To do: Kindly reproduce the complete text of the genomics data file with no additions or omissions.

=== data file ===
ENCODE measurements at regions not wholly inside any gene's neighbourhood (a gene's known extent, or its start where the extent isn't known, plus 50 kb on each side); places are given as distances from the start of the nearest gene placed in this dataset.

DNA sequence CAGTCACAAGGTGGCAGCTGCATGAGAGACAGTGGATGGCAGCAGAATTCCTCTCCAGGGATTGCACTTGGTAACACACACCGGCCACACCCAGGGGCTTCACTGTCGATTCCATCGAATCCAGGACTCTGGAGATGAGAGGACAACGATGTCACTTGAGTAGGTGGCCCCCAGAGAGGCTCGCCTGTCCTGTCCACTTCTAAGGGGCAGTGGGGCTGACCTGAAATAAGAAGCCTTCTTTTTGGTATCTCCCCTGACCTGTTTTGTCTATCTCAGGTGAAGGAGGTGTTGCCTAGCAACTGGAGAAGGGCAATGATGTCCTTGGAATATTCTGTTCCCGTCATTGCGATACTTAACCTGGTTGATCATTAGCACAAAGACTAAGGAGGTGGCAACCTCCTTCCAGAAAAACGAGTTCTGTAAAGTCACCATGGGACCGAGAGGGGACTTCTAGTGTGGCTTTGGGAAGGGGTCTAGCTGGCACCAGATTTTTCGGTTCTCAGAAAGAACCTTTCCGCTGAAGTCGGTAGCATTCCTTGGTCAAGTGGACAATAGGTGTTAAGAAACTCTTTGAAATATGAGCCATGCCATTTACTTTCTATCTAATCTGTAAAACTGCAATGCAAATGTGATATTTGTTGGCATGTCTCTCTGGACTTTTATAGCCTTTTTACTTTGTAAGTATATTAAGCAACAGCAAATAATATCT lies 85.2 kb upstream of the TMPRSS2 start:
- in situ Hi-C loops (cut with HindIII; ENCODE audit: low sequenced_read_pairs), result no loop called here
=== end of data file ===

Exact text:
ENCODE measurements at regions not wholly inside any gene's neighbourhood (a gene's known extent, or its start where the extent isn't known, plus 50 kb on each side); places are given as distances from the start of the nearest gene placed in this dataset.

DNA sequence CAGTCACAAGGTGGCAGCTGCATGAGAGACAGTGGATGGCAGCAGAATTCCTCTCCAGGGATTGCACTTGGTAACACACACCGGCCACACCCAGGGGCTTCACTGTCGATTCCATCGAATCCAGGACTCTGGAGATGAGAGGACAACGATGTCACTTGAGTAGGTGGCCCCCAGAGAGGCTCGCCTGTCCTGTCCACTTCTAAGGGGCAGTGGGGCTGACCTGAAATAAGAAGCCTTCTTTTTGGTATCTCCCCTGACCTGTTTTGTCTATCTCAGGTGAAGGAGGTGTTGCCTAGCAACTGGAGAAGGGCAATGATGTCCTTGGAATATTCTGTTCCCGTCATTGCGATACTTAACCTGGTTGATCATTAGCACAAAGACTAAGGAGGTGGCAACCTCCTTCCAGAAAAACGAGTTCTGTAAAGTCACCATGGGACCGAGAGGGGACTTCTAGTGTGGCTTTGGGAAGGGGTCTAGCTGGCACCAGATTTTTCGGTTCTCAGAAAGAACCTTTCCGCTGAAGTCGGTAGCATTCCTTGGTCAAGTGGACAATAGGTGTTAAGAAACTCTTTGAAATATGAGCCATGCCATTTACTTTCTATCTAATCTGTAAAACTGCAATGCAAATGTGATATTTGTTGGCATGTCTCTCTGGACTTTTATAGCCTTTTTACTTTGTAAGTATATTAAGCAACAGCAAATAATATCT lies 85.2 kb upstream of the TMPRSS2 start:
- in situ Hi-C loops (cut with HindIII; ENCODE audit: low sequenced_read_pairs), result no loop called here